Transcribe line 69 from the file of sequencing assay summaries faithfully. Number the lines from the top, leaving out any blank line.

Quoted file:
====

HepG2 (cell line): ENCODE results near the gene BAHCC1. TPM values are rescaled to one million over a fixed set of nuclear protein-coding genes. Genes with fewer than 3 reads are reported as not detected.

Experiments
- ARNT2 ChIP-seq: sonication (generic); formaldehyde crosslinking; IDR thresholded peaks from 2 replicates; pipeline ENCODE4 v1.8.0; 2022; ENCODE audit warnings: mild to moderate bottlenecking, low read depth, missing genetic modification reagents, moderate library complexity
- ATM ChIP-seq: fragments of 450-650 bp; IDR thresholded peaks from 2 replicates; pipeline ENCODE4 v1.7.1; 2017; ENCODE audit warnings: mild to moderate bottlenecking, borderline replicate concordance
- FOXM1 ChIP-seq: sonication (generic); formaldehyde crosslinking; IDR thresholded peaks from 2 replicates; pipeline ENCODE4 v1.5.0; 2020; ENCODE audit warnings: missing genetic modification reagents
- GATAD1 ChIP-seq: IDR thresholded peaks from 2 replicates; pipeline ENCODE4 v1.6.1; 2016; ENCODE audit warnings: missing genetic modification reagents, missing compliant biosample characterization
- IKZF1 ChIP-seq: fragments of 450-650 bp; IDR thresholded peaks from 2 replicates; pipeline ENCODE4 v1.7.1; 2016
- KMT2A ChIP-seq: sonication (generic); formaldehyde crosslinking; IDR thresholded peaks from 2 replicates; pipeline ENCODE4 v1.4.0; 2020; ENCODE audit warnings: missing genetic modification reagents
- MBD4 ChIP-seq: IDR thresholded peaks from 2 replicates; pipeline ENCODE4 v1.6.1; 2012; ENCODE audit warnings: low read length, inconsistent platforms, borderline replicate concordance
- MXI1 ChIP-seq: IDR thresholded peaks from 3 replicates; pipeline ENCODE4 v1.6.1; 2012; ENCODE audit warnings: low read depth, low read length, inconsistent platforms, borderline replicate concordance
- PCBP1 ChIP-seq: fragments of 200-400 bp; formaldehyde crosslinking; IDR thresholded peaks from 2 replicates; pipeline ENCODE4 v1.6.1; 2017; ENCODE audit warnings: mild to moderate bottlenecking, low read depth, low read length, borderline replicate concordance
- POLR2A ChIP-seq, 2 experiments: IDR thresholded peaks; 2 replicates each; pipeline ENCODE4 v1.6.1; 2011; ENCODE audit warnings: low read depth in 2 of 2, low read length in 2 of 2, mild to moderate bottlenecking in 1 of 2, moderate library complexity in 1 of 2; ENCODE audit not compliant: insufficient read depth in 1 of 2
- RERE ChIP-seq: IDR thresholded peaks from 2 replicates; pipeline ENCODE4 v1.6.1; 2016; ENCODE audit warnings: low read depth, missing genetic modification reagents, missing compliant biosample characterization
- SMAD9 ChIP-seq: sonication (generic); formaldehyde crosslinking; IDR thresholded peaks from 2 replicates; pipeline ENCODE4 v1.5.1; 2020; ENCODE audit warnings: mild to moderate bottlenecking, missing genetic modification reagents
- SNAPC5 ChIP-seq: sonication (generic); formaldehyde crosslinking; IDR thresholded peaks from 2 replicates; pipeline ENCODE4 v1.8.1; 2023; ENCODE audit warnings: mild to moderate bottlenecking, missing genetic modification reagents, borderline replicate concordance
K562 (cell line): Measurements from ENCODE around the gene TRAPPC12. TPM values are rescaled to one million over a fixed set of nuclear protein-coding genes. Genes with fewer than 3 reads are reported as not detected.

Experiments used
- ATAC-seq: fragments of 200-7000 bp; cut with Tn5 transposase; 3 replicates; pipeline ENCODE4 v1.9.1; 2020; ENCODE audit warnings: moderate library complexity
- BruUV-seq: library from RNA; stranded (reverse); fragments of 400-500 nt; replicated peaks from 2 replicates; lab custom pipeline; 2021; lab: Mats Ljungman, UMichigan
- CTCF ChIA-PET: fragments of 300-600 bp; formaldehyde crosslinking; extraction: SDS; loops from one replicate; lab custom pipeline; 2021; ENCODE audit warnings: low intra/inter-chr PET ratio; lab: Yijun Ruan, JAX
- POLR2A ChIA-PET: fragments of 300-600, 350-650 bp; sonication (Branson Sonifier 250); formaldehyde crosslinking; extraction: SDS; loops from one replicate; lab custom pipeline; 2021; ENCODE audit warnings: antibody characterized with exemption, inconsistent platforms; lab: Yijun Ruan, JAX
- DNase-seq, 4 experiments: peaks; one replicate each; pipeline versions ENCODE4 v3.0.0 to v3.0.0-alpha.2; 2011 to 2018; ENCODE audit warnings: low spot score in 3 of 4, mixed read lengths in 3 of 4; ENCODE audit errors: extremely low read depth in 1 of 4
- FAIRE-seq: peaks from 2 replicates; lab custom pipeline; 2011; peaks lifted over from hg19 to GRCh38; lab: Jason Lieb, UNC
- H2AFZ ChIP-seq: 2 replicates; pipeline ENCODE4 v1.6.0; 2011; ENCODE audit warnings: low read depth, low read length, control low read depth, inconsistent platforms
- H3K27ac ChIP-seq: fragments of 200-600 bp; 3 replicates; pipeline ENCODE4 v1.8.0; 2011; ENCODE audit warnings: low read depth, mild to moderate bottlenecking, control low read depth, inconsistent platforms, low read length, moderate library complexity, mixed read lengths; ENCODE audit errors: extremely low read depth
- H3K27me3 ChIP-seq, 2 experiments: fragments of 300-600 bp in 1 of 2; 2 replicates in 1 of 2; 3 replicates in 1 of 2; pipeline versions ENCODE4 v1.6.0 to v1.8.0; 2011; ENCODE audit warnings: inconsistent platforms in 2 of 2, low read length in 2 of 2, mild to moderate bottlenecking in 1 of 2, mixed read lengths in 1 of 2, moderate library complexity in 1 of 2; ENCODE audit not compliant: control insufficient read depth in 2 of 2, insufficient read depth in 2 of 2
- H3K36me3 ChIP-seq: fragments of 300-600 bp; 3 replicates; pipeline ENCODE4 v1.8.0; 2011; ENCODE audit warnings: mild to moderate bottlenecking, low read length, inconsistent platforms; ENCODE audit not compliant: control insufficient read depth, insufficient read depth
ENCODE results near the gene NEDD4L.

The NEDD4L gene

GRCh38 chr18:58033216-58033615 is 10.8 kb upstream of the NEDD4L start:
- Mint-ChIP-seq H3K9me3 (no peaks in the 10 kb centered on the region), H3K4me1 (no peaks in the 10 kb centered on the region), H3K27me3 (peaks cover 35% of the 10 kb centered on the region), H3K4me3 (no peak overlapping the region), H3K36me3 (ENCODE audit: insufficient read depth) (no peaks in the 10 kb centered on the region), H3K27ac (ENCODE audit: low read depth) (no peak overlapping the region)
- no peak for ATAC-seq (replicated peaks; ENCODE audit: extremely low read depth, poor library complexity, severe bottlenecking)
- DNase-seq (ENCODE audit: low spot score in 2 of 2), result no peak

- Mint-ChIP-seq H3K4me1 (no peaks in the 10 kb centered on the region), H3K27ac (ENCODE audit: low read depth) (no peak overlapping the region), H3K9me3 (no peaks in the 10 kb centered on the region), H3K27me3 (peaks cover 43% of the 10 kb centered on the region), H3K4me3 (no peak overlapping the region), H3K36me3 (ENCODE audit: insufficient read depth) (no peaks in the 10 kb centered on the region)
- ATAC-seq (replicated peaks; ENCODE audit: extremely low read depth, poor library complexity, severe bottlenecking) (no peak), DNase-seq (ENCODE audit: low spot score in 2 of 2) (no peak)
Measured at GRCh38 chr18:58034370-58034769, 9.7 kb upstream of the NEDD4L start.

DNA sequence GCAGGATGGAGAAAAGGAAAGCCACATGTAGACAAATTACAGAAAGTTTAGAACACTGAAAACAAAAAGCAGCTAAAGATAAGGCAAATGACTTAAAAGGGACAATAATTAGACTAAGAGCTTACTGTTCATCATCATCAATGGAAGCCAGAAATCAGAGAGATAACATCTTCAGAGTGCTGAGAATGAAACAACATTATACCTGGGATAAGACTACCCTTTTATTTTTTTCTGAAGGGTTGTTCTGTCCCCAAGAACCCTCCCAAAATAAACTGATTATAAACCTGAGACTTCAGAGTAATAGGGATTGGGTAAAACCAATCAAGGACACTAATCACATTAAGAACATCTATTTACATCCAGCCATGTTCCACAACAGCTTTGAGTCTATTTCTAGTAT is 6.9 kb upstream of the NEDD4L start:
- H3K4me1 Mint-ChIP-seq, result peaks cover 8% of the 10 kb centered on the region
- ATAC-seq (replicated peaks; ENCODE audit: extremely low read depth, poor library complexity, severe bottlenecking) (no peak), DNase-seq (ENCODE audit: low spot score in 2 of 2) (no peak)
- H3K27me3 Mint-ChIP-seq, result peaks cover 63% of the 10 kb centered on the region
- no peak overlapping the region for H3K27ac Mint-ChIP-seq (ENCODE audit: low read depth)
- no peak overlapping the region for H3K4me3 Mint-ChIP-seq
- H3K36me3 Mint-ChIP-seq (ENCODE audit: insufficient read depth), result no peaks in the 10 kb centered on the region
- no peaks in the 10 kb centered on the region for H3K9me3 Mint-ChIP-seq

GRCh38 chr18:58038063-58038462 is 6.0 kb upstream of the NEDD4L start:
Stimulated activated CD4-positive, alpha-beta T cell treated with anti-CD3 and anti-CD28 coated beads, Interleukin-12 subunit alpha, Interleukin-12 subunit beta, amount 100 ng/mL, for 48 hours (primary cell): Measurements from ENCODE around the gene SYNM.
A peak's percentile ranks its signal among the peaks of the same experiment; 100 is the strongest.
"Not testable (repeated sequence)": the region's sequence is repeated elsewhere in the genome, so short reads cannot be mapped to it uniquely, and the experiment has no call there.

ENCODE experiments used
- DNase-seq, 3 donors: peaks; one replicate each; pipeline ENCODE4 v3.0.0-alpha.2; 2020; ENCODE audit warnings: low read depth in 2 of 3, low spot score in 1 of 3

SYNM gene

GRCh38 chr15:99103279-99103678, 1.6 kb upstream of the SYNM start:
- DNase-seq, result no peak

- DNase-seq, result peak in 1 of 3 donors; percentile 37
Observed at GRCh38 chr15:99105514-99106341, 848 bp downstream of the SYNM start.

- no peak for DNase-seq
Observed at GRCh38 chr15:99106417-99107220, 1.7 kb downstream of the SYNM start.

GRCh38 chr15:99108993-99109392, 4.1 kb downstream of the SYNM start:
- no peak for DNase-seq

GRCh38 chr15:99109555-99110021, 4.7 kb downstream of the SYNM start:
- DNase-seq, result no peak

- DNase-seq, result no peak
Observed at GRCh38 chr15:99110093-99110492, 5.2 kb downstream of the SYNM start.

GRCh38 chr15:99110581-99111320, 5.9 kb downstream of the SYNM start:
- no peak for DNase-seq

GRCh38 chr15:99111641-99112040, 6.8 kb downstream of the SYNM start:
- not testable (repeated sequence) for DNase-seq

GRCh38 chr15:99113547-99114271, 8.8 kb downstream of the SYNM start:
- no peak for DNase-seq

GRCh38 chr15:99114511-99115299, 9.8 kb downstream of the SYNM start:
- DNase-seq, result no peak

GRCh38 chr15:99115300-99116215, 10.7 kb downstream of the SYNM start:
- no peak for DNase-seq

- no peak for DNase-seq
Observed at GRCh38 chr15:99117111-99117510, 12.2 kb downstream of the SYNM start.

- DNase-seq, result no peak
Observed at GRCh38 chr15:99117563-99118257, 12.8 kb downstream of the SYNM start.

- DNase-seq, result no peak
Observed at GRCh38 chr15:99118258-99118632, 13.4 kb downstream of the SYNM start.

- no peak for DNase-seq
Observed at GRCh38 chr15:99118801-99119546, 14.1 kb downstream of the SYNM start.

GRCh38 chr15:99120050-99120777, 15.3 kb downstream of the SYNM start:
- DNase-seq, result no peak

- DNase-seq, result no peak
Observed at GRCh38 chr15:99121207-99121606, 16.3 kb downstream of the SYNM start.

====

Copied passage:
- no peak for DNase-seq